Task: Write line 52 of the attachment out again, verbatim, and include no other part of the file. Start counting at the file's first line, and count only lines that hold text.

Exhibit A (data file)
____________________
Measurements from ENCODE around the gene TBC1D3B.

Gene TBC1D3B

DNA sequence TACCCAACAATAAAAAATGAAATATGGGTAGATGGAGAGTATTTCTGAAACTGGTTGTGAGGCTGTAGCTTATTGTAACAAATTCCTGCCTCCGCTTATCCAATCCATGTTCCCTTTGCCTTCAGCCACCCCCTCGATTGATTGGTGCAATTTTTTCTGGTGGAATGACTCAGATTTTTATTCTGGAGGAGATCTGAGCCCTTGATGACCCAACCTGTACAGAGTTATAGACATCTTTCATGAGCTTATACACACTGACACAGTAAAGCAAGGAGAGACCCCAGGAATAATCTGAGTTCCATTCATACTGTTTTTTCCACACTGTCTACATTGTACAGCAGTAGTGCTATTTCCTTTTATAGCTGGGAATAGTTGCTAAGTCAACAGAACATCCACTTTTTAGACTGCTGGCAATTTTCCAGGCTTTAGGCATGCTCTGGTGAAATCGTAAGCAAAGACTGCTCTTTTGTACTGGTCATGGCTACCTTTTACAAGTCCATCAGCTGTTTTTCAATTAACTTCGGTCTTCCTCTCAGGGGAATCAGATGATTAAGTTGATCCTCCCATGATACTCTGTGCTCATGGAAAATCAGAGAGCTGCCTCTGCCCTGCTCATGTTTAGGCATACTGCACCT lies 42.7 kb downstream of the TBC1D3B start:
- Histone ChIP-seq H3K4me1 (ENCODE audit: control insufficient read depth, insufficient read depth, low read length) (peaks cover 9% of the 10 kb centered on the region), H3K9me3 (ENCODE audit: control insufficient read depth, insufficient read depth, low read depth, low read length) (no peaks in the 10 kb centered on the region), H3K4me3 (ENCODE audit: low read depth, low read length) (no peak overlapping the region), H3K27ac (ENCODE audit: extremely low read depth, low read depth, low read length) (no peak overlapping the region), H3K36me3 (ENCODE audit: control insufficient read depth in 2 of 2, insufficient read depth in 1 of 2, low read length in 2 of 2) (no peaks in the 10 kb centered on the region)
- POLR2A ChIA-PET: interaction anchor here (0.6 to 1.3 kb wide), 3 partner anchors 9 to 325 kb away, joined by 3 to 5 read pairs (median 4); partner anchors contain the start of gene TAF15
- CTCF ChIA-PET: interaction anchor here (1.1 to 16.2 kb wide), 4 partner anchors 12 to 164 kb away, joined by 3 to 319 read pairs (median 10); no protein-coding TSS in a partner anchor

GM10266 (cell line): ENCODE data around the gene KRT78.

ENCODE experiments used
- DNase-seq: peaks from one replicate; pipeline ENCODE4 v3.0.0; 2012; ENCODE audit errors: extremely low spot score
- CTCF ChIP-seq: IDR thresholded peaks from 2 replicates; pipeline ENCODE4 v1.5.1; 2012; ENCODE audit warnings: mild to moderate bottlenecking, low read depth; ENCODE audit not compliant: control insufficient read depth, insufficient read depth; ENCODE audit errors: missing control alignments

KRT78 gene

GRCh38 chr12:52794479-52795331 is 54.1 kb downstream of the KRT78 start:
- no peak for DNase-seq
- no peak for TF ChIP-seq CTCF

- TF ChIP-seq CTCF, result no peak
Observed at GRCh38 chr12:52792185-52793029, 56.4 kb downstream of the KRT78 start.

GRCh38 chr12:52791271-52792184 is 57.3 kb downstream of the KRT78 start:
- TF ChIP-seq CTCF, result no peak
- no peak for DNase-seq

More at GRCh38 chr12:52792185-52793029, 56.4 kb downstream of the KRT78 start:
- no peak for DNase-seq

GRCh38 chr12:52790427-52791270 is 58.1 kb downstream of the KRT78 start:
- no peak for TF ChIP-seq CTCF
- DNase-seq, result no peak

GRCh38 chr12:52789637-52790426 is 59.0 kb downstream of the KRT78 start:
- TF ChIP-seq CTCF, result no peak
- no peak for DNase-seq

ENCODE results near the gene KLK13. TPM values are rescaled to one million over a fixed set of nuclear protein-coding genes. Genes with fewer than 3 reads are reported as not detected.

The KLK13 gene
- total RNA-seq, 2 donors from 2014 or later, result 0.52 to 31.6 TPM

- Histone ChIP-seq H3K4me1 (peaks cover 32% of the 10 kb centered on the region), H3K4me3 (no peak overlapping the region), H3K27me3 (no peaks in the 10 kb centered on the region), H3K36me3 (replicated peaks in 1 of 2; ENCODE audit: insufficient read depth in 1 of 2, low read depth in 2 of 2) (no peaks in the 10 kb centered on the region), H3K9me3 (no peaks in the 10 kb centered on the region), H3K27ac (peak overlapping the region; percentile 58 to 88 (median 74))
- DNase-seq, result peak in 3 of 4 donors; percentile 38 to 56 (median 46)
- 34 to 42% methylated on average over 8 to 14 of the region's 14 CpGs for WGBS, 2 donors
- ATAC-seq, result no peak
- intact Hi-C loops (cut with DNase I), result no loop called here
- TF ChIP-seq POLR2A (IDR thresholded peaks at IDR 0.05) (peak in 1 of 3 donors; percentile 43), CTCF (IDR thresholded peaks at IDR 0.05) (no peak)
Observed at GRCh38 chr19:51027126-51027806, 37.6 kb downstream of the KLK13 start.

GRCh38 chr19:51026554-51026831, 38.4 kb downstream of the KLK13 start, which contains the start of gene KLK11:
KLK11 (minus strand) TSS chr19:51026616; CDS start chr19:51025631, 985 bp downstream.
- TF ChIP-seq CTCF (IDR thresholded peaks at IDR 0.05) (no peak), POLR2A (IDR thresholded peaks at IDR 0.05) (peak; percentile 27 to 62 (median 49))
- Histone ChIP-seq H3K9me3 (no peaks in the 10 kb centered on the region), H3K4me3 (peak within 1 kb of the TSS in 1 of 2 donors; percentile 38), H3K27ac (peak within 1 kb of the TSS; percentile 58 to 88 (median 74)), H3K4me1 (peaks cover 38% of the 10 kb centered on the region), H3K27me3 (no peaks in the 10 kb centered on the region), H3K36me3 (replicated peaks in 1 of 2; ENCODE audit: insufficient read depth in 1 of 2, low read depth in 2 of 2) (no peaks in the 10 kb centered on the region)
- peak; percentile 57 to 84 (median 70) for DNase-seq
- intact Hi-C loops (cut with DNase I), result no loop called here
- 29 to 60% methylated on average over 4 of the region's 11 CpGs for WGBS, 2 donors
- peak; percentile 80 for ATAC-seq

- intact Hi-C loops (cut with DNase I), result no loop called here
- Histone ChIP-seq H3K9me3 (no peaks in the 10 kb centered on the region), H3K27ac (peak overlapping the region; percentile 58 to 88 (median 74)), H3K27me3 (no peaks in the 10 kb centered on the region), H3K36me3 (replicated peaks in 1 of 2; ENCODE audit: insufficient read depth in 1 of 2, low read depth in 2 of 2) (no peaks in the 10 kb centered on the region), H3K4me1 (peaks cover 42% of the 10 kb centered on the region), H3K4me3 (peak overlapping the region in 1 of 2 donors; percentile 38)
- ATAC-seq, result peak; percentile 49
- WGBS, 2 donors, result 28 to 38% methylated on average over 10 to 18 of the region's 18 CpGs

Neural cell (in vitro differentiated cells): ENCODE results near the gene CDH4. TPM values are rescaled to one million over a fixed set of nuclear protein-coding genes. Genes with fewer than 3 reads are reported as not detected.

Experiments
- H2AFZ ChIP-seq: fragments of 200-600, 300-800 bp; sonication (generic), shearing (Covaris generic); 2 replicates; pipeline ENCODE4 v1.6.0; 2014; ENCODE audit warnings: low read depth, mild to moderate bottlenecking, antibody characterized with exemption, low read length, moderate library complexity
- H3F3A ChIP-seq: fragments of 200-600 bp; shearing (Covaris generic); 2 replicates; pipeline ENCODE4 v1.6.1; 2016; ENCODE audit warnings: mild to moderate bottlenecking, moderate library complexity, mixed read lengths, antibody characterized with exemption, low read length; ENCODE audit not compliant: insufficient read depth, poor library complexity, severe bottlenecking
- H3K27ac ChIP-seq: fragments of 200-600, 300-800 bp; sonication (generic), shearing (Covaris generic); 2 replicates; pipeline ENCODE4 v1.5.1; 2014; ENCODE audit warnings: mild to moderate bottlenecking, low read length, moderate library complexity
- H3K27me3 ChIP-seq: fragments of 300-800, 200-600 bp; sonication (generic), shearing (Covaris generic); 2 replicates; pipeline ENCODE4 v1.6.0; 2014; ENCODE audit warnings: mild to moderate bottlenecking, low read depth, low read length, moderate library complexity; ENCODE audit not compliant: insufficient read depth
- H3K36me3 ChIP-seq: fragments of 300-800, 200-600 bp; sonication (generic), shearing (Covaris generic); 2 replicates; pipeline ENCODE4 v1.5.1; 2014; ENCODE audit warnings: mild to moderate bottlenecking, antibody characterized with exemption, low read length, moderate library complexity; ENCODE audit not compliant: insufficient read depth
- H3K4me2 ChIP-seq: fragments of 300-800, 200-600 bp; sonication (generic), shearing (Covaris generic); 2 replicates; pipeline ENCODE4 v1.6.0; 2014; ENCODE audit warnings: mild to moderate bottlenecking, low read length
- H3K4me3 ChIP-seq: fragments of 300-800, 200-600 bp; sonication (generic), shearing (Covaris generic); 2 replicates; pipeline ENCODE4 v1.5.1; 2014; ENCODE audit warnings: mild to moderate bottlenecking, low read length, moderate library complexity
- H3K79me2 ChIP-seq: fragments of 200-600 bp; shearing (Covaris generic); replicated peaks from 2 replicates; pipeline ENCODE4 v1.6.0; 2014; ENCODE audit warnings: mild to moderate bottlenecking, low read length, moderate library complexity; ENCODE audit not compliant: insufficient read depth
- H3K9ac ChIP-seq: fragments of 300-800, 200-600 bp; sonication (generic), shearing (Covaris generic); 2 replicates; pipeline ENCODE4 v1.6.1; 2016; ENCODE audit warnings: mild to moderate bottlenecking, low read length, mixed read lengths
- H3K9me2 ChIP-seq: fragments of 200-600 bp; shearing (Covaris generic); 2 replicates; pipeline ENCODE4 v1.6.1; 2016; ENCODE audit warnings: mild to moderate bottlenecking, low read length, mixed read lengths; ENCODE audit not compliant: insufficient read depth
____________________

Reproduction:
- H2AFZ ChIP-seq: fragments of 200-600, 300-800 bp; sonication (generic), shearing (Covaris generic); 2 replicates; pipeline ENCODE4 v1.6.0; 2014; ENCODE audit warnings: low read depth, mild to moderate bottlenecking, antibody characterized with exemption, low read length, moderate library complexity